THE STAVROS NIARCHOS PARK

Linked by an ecological concept, physical topography and functionality to the National Library of Greece and the Greek National Opera, the Stavros Niarchos Park will be a vital green space, a breath of life for Athens and an important addition to a city with the lowest per capita green space in Europe. A respite from urban concrete, the Park will provide opportunities for learning, recreation, rest, and new experiences.

The Stavros Niarchos Park offers many surprises to its visitors. Its lush garden landscape, featuring a wide range of trees, plants, water fountains, allées, paths, playgrounds and open spaces, turns every visit into a unique experience. The visitors arriving to the Park from the streets of Kallithea to the north are greeted with the sound and movement of water jets. Guests can rest in specially designed seating areas or explore a nearby circular labyrinth. Children can play in creative playgrounds of innovative design. The Park is ideal for the capital’s children, who can play undisturbed in its playgrounds, but also for all citizens, who will be able to enjoy their leisure walk, exercise or attend concerts, exhibitions, and a multitude of other events.

Allées leading further into the Park, lined with tall pine and olive trees interspersed with smaller trees, create contrast between closed and open space, light and dark, color and texture. At the center of the Park is the Great Lawn, an open space for larger gatherings, which can also function as a venue for concerts, festivals and films.

Greece’s strong horticultural tradition is celebrated in the open, sunlit Mediterranean Garden. The plant palette alone will make the garden a destination: evergreen and other endemic plants such as boxwood, coronilla, cistus, and lentisc, salvia, oregano, thyme, lavender, rosemary, roses and euphorbias – all add to the sensual pleasure of a visit. Each month will bring a new color, and each season will introduce a different combination of flowers or foliage.

From the Mediterranean Garden, curving landscaped pathways wend their way up a gentle grade to a summit 32 m high. Beneath the earth is the building that houses the Library and Opera House, making the hill the green roof for the structure. One of the largest in Europe, the green roof significantly reduces air conditioning requirements. The summit offers spectacular 360-degree views of the sea to the west, the Acropolis to the east, and the cultural and educational park below, as well as of the Agora, the central plaza between the Library and the Opera House. Another prize awaits the visitors of the Park’s summit: a 900 m2 glass-walled Reading Room, a space for people seeking a quiet area to read and reflect or to appreciate the view. The Reading Room is in terms of functionality an extension of the Agora, and will become a place to organize cultural and educational events as well.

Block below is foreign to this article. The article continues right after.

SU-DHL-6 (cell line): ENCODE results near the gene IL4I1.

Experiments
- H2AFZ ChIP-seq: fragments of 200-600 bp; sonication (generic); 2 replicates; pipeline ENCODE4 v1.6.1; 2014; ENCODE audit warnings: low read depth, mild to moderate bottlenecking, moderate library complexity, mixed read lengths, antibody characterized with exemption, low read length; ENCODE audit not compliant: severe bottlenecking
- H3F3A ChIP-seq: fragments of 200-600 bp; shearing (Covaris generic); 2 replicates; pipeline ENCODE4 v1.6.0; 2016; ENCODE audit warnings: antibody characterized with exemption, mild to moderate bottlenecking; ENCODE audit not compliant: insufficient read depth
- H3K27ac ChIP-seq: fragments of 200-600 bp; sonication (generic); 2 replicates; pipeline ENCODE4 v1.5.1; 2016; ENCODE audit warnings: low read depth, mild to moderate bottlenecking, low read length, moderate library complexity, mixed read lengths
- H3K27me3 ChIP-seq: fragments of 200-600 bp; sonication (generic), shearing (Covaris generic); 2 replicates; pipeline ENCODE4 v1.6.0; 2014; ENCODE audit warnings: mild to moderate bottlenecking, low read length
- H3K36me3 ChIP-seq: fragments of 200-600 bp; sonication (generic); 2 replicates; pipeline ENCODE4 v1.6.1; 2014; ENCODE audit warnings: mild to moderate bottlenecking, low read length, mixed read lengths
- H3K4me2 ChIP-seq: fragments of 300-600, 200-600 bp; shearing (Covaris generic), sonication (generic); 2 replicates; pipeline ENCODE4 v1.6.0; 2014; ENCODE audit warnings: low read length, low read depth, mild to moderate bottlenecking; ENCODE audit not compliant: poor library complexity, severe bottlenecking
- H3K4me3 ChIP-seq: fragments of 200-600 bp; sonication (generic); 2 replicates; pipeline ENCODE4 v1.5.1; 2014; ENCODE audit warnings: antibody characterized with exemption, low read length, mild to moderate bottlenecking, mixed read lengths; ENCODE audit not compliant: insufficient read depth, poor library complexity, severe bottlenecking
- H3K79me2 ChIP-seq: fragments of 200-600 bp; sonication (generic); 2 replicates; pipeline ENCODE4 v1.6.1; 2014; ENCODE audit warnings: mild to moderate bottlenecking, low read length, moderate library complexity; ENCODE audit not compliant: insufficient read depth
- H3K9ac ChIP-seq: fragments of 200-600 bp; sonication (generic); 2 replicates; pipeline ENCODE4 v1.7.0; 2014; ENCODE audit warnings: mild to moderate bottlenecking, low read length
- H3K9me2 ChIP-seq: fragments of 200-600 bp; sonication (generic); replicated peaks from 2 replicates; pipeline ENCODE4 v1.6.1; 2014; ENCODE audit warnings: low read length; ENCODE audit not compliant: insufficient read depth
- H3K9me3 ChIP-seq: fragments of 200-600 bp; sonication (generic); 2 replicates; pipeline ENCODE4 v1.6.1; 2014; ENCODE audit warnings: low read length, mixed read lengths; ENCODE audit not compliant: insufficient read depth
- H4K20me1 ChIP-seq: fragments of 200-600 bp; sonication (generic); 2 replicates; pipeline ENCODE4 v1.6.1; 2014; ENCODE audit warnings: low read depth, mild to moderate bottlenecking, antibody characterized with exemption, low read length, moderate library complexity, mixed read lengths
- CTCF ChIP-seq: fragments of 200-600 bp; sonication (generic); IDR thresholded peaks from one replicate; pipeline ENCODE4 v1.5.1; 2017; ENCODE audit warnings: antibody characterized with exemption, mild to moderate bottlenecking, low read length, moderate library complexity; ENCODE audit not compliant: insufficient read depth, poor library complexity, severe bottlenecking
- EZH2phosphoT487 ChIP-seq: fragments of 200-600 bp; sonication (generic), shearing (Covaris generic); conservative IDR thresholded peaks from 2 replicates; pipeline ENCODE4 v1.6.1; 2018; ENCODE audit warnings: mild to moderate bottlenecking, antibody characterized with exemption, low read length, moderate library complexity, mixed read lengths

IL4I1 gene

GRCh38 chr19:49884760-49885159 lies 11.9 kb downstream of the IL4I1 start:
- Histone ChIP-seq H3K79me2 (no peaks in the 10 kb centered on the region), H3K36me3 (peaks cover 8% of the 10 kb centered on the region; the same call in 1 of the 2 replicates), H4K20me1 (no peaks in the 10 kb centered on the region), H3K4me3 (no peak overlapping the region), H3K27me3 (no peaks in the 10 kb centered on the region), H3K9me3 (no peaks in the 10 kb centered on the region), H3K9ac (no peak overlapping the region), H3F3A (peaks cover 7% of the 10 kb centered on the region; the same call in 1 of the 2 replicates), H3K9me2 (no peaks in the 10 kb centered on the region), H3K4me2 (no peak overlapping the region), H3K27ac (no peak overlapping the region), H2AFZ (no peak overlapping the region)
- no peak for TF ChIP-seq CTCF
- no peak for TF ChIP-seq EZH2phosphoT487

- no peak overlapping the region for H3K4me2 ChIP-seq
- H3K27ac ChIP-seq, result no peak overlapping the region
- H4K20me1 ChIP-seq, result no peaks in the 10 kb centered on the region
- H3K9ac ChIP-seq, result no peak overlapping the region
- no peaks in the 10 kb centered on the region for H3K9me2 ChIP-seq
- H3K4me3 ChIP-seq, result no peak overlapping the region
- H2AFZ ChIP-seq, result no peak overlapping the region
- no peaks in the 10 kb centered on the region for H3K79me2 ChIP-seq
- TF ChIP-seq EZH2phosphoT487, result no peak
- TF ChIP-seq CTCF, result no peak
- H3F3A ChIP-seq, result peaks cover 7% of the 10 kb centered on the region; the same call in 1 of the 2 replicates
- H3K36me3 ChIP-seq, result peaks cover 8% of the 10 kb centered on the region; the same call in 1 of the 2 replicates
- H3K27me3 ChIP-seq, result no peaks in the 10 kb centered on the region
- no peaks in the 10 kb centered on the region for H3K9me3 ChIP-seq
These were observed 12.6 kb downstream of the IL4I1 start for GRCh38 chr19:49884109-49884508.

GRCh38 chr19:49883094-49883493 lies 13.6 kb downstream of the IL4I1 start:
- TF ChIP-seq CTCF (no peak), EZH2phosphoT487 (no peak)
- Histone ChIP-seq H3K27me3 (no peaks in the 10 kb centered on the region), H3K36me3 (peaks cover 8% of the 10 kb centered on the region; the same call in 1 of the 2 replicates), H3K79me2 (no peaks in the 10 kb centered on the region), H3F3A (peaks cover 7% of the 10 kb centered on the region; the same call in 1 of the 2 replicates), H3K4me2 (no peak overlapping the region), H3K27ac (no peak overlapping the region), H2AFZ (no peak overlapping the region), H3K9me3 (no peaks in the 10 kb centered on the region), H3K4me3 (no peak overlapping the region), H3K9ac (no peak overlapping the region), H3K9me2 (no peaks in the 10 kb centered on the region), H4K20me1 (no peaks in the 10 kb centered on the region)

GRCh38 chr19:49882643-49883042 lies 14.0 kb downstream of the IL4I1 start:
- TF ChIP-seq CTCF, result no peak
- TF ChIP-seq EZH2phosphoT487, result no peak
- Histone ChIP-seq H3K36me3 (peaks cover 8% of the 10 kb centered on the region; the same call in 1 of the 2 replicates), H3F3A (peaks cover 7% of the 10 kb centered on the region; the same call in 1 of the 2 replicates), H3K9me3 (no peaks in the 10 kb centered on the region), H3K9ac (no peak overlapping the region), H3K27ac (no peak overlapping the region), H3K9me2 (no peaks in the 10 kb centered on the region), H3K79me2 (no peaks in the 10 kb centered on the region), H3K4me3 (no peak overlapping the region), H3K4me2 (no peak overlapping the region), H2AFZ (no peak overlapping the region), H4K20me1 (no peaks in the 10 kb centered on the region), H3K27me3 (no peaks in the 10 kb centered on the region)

The spectacular features of the Stavros Niarchos Park are not all earthbound. The energy needs of the buildings will be met by a 100m x 100m photovoltaic canopy. Soaring 14 m above the summit, the canopy extends outward from its perimeter. An engineering and construction wonder, supported by 40 sinewy metal pillars, the canopy will make a fascinating addition to the city skyline. Coupled with other environmentally innovative designs and practices, the project aims to earn Platinum or Gold Leadership in Energy and Environmental Design (LEED) certification, the first such designation in Greece and the first for a project of this scale in Europe.

At ground level, a tree-lined pedestrian Esplanade runs parallel to the glass façade of the structure. Alongside is a wide canal, a figurative extension of the adjacent sea. The Esplanade readily accommodates people with special needs, and is suitable by day for running, biking, and other activities. Directly across the Agora and on the other side of the canal, wide marble steps offer a space for impromptu performances.

The Stavros Niarchos Park is designed with a principle of flexibility. As visitors become familiar with its usages, the Park’s structure will evolve to support the public’s new needs and preferences.

Until April 3, the Park's Labyrinth will remain closed  for maintenance reasons.

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